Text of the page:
Burial ground memorial safety: local authority guidance

Guidance to assist local authorities meet their obligations to inspect and make safe memorials and headstones in local authority burial grounds.

Annex B: Terminology



Burial Authority

Defined in the Burial and Cremation (Scotland) 2016 Act as the person having responsibility for the management of a burial ground.

Burial Ground

Defined in the 2016 Act as meaning land used, or intended to be used, primarily for the burial of human remains and where a charge for burials is made. This definition also includes land that was, but is no longer, used primarily for the burial of human remains.

Burial Ground (Scotland) Regulations

Regulations made under the 2016 Act relating to burial. The relevant sections of the 2016 Act and its regulations will come into force during 2019/2020.


A non-statutory industry requirement set by The British Standards Institute and originally founded on the NAMM Code of Working Practice. Widely recognised, it is an example of industry approved guidelines which generally apply to all new and reinstated memorials.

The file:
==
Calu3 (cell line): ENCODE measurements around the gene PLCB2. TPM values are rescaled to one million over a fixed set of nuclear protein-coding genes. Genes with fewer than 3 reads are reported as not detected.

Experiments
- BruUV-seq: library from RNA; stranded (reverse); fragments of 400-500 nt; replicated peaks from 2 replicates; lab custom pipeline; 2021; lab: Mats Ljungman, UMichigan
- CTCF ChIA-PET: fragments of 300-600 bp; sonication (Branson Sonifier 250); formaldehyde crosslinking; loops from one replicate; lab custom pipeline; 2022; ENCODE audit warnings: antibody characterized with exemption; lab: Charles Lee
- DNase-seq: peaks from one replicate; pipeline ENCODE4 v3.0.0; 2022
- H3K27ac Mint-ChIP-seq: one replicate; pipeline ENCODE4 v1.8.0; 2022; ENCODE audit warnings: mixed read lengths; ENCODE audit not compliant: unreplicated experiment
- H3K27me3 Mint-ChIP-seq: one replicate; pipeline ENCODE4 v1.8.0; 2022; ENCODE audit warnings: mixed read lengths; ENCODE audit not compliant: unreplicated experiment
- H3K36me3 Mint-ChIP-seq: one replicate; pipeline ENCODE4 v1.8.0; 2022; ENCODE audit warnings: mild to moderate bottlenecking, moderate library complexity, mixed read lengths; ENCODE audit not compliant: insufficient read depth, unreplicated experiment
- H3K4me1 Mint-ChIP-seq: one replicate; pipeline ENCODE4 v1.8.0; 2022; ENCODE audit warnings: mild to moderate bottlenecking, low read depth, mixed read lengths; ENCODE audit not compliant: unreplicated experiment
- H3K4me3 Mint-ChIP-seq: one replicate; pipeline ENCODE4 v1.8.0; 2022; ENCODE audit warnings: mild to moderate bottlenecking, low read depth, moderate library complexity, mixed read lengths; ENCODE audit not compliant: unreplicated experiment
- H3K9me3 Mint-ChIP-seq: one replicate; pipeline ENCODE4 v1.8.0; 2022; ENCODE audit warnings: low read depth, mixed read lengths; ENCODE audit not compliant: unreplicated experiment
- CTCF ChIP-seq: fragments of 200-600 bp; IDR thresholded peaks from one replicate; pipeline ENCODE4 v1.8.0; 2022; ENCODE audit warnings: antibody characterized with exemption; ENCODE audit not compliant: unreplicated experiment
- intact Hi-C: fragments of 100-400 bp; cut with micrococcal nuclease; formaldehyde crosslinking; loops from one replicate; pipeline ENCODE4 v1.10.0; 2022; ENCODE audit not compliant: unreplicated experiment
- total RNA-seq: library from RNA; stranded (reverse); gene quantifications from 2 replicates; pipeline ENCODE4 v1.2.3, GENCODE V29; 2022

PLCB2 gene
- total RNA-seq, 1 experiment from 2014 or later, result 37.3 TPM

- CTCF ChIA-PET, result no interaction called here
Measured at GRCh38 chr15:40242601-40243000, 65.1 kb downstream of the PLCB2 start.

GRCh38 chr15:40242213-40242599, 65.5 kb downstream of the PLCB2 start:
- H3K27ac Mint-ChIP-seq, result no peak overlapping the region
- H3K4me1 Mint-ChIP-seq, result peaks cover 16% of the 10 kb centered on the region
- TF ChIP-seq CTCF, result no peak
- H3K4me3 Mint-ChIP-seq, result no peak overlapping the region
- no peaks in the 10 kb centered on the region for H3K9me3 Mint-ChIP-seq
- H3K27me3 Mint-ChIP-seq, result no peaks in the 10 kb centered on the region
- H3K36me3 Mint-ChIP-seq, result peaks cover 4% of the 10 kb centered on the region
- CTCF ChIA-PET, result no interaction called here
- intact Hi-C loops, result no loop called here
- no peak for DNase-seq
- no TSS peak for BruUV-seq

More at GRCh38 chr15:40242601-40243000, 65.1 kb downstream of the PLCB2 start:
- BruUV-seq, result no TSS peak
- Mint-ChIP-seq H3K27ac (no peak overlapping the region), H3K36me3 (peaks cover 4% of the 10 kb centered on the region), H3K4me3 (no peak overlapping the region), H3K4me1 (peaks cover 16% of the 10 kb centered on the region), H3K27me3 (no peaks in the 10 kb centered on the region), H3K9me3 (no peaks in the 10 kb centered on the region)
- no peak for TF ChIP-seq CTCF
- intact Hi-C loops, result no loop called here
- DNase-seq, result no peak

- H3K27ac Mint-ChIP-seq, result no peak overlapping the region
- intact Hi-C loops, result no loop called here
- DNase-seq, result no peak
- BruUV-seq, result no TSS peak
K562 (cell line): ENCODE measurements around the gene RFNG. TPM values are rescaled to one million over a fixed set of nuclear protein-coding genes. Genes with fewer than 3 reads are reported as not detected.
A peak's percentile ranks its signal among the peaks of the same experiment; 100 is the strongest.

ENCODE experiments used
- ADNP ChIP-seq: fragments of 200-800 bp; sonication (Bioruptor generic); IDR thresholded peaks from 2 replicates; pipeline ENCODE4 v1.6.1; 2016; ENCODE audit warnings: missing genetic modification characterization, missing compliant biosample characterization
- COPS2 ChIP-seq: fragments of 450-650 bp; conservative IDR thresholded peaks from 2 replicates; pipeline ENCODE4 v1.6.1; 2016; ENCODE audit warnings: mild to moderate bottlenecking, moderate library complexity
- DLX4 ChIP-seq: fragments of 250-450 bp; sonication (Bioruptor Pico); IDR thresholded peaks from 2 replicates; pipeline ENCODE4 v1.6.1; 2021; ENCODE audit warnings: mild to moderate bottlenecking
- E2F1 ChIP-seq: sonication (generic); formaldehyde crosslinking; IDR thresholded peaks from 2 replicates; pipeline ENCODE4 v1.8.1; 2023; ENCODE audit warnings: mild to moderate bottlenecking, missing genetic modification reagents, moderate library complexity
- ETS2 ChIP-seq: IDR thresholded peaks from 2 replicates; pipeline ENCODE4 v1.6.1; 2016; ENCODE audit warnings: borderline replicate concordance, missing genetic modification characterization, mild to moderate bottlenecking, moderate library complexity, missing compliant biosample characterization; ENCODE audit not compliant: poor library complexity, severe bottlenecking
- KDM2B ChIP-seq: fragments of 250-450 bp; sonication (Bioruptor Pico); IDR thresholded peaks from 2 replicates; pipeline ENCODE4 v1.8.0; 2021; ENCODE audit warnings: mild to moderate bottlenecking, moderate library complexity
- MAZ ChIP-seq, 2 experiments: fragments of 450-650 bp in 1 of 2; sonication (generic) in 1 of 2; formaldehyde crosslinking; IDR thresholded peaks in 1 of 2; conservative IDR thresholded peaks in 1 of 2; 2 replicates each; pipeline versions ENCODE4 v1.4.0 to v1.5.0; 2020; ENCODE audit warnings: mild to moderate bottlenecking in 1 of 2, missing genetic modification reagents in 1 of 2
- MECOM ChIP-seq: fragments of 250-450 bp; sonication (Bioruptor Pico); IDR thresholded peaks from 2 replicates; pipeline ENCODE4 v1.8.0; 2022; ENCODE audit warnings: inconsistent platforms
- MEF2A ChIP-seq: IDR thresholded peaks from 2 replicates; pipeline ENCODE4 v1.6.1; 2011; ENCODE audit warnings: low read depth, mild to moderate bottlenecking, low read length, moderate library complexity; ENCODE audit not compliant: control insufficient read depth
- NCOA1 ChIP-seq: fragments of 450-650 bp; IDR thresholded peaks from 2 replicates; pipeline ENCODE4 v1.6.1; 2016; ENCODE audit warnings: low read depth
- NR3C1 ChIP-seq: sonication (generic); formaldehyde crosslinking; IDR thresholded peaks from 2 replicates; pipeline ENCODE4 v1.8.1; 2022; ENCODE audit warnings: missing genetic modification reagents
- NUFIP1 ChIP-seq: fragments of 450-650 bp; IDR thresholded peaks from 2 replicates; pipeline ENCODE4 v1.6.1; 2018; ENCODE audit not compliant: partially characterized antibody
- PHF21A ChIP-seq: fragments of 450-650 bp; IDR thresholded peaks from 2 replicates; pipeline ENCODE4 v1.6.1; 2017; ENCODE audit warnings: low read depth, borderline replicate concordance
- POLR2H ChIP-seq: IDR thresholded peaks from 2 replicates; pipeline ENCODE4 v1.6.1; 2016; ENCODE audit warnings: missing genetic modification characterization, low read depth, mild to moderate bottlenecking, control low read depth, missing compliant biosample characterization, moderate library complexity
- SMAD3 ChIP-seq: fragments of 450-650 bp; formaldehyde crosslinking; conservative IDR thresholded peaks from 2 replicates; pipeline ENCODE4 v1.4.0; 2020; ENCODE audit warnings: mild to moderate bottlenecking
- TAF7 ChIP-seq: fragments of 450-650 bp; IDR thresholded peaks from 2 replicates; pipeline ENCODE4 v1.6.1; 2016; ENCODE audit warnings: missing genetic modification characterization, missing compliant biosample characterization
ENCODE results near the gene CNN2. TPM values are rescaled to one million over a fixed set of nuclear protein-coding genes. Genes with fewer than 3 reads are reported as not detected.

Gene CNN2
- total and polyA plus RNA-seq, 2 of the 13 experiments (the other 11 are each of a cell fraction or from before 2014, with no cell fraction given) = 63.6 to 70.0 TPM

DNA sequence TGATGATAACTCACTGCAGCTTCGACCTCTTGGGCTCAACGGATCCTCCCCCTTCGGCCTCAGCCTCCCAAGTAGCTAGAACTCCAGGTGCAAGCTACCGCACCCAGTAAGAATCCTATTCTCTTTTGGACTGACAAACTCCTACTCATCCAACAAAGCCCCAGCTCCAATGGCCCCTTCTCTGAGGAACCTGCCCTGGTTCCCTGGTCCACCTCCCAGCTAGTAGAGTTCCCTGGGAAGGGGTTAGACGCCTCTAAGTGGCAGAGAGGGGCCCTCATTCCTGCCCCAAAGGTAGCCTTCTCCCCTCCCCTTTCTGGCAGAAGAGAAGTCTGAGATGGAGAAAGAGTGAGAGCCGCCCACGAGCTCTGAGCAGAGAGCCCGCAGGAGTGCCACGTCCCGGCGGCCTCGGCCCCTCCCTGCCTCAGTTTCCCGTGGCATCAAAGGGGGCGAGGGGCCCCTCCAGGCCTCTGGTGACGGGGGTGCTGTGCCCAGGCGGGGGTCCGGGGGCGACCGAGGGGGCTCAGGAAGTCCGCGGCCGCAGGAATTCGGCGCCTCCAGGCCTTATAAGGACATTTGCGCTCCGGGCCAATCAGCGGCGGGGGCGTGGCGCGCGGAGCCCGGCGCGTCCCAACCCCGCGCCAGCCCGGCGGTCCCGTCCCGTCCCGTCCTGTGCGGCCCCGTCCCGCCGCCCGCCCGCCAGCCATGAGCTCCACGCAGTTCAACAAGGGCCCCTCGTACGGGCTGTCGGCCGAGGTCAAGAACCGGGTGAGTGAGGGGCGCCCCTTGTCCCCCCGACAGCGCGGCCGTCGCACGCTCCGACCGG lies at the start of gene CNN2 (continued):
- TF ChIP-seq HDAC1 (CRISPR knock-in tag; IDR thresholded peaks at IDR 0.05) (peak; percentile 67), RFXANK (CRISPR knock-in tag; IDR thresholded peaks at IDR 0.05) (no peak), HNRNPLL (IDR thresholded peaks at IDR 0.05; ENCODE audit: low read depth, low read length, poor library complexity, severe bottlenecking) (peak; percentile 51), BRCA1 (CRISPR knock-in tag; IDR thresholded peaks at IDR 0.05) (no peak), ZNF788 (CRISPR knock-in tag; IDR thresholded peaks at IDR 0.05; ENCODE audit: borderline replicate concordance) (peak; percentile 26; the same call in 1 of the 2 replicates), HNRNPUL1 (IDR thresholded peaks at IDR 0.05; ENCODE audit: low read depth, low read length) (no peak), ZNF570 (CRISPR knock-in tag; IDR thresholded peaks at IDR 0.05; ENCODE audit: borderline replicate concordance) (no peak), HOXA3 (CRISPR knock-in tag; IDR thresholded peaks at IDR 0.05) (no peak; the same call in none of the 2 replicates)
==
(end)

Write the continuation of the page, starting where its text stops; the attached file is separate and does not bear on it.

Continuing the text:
Conservation Area

A conservation area is an area of special architectural or historic interest, the character or appearance of which it is desirable to preserve or enhance. Demolition of unlisted buildings or other structures within these areas may require Conservational Area Consent.


The act of burying human remains in a lair. This may be either within a coffin or cremated remains within a container e.g. an urn.


A grave/ plot within a burial ground.

Lair Owner

The owner of the right of burial in a grave/ plot, usually a family member of those interred.

Listed Buildings

Buildings of special architectural or historic interest. Buildings are put into one of three listing categories according to their relative importance (A, B or C).


All forms of headstone or grave marker, of any size or type, within a burial ground.


The act of placing physical items on or around a graveside, including the memorial, by relatives or others. Most burial authorities have burial ground regulations which set out how objects may be placed and at what distance from a memorial.

Memorial Mason

An appropriately qualified and skilled individual able to produce, repair and erect memorials to the required standard.

Scheduled Monument

There are over 8000 scheduled monuments in Scotland, which are recognised as being of national importance and are legally protected to ensure they are preserved for future generations. Most works to Scheduled Monuments require Scheduled Monument Consent from Historic Environment Scotland.


Email: katrina.mcneill@gov.scot

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